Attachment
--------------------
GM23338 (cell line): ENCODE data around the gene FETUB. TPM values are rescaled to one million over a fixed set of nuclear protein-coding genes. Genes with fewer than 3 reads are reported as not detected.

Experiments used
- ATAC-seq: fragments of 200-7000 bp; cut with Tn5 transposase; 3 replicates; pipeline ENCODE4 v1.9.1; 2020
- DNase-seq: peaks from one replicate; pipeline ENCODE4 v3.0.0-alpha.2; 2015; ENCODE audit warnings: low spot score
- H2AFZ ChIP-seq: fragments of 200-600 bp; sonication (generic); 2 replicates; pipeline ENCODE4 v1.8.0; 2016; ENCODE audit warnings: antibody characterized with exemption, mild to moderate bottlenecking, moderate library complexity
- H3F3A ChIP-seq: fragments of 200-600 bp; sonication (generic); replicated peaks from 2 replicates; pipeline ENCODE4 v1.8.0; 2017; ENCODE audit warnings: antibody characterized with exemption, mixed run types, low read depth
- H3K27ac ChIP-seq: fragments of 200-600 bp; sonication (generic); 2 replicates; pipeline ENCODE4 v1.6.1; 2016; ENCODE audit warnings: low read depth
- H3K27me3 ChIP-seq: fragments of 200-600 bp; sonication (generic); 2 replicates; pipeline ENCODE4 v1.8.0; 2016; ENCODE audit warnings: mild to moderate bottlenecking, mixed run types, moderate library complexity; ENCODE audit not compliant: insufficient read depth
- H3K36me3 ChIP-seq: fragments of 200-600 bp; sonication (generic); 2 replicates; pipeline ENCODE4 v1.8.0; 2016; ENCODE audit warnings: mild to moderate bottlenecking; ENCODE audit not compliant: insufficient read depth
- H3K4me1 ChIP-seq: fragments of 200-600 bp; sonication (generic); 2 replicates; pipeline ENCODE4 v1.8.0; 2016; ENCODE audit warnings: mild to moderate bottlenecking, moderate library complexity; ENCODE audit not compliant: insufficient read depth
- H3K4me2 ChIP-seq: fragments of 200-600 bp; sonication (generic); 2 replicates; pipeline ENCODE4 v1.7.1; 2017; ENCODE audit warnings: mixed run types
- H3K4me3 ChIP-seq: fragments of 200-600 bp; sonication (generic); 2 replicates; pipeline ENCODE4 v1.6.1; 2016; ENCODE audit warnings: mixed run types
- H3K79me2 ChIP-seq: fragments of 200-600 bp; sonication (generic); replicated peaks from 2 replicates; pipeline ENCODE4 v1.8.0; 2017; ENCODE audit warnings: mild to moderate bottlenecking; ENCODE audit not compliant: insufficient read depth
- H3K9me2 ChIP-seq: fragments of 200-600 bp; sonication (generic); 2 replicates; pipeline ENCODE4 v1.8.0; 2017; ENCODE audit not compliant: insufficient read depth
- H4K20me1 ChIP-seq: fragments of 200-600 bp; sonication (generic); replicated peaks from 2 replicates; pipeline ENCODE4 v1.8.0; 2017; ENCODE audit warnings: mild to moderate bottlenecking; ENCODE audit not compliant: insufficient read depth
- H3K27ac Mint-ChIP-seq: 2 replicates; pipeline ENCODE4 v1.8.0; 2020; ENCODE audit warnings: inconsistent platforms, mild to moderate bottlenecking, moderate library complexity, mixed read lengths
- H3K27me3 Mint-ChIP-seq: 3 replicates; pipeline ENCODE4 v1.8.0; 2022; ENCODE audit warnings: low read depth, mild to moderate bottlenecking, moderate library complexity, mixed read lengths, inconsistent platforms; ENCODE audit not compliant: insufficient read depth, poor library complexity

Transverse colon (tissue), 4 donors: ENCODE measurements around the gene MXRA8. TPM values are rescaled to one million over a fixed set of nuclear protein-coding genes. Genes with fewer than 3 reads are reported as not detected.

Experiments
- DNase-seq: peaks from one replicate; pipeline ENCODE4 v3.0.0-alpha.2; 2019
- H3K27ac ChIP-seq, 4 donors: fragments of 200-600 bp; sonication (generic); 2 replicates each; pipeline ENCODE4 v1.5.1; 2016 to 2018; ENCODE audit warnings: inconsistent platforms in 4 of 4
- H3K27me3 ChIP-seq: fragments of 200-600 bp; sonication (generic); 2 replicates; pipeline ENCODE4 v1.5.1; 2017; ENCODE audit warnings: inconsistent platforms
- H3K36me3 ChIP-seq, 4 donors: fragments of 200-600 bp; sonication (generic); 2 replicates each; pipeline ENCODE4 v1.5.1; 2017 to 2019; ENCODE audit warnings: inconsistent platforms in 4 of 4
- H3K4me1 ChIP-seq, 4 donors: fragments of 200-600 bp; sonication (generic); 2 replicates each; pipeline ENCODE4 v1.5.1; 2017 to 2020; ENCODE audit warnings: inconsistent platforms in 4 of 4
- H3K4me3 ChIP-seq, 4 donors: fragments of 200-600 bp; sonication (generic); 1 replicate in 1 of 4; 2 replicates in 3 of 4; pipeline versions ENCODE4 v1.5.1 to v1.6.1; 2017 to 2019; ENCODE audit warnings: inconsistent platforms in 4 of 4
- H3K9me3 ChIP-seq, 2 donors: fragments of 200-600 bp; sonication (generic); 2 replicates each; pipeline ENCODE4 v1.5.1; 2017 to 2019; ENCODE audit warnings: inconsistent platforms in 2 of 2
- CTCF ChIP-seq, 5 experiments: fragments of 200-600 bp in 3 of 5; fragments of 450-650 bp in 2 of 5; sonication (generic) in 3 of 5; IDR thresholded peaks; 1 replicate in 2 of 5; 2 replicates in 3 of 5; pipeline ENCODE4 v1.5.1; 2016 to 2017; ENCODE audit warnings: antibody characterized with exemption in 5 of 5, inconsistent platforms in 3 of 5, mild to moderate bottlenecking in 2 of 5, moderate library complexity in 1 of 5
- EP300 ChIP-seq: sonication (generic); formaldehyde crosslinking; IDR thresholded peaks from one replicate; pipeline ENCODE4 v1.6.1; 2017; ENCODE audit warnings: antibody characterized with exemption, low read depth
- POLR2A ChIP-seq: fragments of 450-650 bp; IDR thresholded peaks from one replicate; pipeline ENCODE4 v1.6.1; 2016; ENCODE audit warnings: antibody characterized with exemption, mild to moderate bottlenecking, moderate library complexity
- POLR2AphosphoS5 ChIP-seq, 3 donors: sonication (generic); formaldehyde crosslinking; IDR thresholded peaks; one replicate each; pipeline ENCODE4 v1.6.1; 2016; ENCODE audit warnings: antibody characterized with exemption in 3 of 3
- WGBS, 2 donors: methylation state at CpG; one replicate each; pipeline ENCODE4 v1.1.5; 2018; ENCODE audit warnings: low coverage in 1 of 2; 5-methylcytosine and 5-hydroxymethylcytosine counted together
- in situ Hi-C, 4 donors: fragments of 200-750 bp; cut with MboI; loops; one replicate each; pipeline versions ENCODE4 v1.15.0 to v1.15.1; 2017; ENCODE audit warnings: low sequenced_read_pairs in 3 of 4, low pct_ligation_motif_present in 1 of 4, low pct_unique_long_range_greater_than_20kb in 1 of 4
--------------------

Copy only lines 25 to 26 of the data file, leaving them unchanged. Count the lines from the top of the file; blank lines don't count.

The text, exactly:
- H3K4me3 ChIP-seq, 4 donors: fragments of 200-600 bp; sonication (generic); 1 replicate in 1 of 4; 2 replicates in 3 of 4; pipeline versions ENCODE4 v1.5.1 to v1.6.1; 2017 to 2019; ENCODE audit warnings: inconsistent platforms in 4 of 4
- H3K9me3 ChIP-seq, 2 donors: fragments of 200-600 bp; sonication (generic); 2 replicates each; pipeline ENCODE4 v1.5.1; 2017 to 2019; ENCODE audit warnings: inconsistent platforms in 2 of 2